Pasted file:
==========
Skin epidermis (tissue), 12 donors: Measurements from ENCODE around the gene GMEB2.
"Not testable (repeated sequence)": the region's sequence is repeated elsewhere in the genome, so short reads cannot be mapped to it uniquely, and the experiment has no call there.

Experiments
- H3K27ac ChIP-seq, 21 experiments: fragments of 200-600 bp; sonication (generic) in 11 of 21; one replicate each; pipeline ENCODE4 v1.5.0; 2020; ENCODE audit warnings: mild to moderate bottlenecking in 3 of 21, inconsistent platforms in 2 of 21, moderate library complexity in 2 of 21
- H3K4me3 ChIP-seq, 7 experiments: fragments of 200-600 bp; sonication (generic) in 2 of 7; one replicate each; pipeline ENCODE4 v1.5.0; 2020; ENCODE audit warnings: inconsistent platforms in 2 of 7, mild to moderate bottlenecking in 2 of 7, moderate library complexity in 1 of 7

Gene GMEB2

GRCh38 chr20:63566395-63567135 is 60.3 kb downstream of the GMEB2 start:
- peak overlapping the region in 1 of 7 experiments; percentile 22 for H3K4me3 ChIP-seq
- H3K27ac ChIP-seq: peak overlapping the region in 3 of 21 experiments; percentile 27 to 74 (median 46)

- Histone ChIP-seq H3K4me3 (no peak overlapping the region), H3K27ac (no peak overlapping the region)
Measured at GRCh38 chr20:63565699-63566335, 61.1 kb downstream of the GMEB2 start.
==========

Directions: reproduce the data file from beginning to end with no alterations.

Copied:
Skin epidermis (tissue), 12 donors: Measurements from ENCODE around the gene GMEB2.
"Not testable (repeated sequence)": the region's sequence is repeated elsewhere in the genome, so short reads cannot be mapped to it uniquely, and the experiment has no call there.

Experiments
- H3K27ac ChIP-seq, 21 experiments: fragments of 200-600 bp; sonication (generic) in 11 of 21; one replicate each; pipeline ENCODE4 v1.5.0; 2020; ENCODE audit warnings: mild to moderate bottlenecking in 3 of 21, inconsistent platforms in 2 of 21, moderate library complexity in 2 of 21
- H3K4me3 ChIP-seq, 7 experiments: fragments of 200-600 bp; sonication (generic) in 2 of 7; one replicate each; pipeline ENCODE4 v1.5.0; 2020; ENCODE audit warnings: inconsistent platforms in 2 of 7, mild to moderate bottlenecking in 2 of 7, moderate library complexity in 1 of 7

Gene GMEB2

GRCh38 chr20:63566395-63567135 is 60.3 kb downstream of the GMEB2 start:
- peak overlapping the region in 1 of 7 experiments; percentile 22 for H3K4me3 ChIP-seq
- H3K27ac ChIP-seq: peak overlapping the region in 3 of 21 experiments; percentile 27 to 74 (median 46)

- Histone ChIP-seq H3K4me3 (no peak overlapping the region), H3K27ac (no peak overlapping the region)
Measured at GRCh38 chr20:63565699-63566335, 61.1 kb downstream of the GMEB2 start.